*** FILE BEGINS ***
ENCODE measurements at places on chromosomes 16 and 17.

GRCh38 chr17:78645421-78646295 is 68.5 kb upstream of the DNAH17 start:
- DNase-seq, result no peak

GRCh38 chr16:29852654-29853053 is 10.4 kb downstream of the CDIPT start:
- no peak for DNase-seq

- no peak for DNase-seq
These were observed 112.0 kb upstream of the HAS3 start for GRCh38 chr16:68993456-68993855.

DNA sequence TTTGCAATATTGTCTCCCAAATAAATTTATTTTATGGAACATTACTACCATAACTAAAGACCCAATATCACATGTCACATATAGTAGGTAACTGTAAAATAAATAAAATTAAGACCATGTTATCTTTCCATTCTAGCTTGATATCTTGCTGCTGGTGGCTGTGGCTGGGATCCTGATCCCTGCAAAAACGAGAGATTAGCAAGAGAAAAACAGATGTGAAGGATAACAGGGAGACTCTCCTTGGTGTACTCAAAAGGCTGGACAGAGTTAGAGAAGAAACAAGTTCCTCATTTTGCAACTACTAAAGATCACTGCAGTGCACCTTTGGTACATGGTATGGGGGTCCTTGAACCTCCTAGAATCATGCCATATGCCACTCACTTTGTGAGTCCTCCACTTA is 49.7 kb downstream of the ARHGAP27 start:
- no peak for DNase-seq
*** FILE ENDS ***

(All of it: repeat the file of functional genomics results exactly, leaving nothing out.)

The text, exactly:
ENCODE measurements at places on chromosomes 16 and 17.

GRCh38 chr17:78645421-78646295 is 68.5 kb upstream of the DNAH17 start:
- DNase-seq, result no peak

GRCh38 chr16:29852654-29853053 is 10.4 kb downstream of the CDIPT start:
- no peak for DNase-seq

- no peak for DNase-seq
These were observed 112.0 kb upstream of the HAS3 start for GRCh38 chr16:68993456-68993855.

DNA sequence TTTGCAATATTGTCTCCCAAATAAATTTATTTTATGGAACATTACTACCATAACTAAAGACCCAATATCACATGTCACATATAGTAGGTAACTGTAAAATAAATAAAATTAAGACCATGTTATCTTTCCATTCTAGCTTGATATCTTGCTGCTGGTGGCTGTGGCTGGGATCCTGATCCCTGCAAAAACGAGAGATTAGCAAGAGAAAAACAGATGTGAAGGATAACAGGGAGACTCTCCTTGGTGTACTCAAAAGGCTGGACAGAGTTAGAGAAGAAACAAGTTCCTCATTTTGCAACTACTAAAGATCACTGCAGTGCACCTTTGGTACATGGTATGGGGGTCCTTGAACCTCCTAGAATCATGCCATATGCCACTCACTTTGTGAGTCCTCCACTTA is 49.7 kb downstream of the ARHGAP27 start:
- no peak for DNase-seq